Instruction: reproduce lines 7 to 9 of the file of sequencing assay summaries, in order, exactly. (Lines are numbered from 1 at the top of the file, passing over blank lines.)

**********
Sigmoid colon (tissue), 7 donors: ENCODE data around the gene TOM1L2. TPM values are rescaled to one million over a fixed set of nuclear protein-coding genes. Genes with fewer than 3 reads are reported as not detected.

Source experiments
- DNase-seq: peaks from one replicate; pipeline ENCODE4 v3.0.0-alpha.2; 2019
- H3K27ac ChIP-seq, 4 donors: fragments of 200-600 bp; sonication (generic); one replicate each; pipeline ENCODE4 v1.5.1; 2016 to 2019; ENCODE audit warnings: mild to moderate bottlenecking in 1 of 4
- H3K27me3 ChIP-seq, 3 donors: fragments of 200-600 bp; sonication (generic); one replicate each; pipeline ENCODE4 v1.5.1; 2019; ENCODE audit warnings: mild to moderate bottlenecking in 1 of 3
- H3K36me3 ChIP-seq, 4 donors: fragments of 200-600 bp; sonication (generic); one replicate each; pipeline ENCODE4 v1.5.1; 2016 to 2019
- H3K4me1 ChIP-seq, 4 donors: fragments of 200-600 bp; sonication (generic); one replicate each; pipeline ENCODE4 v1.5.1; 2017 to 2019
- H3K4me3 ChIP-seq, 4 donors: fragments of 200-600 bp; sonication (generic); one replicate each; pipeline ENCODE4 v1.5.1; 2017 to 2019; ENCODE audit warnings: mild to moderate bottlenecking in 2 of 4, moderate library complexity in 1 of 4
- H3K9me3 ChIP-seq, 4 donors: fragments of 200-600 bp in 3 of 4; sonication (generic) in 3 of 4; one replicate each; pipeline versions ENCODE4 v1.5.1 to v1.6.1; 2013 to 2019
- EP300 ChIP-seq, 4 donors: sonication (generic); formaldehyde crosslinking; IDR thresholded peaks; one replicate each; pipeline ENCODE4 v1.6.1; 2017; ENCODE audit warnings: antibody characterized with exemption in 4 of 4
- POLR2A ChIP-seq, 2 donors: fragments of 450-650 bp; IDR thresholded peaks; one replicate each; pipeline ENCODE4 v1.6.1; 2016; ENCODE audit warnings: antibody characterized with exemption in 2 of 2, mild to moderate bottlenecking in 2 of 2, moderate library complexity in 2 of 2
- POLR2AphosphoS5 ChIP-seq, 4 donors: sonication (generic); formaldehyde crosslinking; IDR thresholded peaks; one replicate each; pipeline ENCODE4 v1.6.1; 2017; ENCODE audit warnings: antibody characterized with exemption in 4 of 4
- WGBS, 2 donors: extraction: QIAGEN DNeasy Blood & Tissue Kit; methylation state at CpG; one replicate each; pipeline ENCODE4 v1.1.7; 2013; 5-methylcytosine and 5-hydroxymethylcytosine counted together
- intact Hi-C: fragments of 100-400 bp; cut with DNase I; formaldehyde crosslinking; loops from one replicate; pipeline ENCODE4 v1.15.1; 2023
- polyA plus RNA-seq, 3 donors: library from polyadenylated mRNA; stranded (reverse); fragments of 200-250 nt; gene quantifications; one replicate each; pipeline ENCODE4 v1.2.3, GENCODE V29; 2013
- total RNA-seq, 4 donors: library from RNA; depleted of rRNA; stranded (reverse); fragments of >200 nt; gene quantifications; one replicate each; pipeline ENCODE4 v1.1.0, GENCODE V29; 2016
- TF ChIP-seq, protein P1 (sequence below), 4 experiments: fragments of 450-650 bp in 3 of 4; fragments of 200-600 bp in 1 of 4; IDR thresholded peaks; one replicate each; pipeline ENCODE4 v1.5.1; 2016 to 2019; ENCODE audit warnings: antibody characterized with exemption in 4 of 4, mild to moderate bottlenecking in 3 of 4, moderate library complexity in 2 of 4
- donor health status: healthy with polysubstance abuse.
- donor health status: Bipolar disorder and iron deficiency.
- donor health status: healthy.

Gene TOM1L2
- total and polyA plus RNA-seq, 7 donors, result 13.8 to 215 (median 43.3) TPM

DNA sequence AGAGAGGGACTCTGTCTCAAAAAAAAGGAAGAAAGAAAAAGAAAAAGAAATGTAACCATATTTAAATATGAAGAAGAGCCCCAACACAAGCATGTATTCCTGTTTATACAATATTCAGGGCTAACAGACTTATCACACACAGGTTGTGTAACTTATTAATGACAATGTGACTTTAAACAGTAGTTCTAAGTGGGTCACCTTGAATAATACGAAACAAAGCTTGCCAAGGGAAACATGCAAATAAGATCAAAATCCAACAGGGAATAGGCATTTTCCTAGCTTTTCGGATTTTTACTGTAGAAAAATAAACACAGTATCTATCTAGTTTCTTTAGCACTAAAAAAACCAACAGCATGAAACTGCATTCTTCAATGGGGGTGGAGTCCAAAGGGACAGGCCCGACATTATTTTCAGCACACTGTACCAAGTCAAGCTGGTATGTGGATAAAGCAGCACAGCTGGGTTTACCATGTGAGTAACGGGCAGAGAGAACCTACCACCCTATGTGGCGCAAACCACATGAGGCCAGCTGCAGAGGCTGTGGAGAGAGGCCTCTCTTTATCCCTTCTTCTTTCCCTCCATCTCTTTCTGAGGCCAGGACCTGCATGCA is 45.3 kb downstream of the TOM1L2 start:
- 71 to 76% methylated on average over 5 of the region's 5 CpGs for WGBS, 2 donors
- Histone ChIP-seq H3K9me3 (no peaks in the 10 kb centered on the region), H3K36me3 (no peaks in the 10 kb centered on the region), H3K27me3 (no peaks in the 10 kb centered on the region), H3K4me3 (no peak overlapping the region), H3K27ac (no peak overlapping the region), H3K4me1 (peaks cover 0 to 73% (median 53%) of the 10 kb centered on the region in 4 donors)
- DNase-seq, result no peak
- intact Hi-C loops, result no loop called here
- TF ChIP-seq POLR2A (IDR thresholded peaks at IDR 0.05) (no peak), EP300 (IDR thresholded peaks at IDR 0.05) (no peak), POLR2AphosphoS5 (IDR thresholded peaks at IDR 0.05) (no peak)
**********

- H3K4me1 ChIP-seq, 4 donors: fragments of 200-600 bp; sonication (generic); one replicate each; pipeline ENCODE4 v1.5.1; 2017 to 2019
- H3K4me3 ChIP-seq, 4 donors: fragments of 200-600 bp; sonication (generic); one replicate each; pipeline ENCODE4 v1.5.1; 2017 to 2019; ENCODE audit warnings: mild to moderate bottlenecking in 2 of 4, moderate library complexity in 1 of 4
- H3K9me3 ChIP-seq, 4 donors: fragments of 200-600 bp in 3 of 4; sonication (generic) in 3 of 4; one replicate each; pipeline versions ENCODE4 v1.5.1 to v1.6.1; 2013 to 2019